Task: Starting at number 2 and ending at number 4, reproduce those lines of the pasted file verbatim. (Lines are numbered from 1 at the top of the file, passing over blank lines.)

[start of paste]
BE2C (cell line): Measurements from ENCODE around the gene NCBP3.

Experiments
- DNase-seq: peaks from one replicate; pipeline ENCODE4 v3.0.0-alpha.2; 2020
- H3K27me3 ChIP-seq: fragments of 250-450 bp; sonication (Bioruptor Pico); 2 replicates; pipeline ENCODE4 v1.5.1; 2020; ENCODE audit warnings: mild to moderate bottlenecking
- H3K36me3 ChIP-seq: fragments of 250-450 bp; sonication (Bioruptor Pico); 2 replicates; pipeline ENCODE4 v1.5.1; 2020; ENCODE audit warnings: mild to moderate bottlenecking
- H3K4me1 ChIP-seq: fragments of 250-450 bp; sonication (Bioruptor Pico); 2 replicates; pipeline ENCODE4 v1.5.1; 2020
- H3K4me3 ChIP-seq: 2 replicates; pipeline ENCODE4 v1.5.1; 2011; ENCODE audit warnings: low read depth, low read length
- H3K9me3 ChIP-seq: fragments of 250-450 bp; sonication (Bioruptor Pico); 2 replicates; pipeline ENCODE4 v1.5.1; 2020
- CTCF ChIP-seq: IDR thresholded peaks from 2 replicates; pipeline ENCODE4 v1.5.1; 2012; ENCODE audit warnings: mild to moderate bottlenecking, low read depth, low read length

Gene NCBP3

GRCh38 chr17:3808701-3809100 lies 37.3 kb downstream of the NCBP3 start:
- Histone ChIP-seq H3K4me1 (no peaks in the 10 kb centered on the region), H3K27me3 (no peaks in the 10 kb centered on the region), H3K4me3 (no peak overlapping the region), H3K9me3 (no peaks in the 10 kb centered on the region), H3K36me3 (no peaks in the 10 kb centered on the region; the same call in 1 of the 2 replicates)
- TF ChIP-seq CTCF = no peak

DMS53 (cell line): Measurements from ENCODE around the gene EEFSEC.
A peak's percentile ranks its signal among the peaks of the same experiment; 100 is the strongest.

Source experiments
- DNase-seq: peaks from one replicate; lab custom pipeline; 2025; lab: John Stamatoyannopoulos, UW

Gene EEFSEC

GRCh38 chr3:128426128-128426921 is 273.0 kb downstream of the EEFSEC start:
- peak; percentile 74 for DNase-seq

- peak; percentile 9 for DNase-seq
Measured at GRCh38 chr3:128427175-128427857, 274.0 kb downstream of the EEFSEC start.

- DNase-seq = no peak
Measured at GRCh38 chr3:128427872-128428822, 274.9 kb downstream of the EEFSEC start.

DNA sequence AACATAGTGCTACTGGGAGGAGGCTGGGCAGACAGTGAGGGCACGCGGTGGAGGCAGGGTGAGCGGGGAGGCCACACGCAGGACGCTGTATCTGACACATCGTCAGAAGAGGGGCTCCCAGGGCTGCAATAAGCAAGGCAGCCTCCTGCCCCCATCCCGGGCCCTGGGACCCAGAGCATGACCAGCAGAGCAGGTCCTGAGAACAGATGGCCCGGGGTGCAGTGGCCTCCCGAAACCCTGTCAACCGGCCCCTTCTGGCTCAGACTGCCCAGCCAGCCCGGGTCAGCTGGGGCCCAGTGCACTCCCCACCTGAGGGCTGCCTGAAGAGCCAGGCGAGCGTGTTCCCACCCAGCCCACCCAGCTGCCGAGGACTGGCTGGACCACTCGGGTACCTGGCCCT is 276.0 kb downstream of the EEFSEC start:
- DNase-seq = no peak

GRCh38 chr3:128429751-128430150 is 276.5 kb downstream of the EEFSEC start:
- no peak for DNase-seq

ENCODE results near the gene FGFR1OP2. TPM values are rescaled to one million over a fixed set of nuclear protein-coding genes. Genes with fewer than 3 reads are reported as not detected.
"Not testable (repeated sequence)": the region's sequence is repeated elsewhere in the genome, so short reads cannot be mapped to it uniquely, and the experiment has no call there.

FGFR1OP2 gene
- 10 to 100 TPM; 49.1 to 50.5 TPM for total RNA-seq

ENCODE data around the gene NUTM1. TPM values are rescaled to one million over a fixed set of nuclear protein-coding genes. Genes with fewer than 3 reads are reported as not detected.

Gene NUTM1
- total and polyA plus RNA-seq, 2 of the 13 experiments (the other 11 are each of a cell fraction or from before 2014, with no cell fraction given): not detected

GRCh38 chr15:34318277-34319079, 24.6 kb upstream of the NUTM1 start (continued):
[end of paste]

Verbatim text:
Experiments
- DNase-seq: peaks from one replicate; pipeline ENCODE4 v3.0.0-alpha.2; 2020
- H3K27me3 ChIP-seq: fragments of 250-450 bp; sonication (Bioruptor Pico); 2 replicates; pipeline ENCODE4 v1.5.1; 2020; ENCODE audit warnings: mild to moderate bottlenecking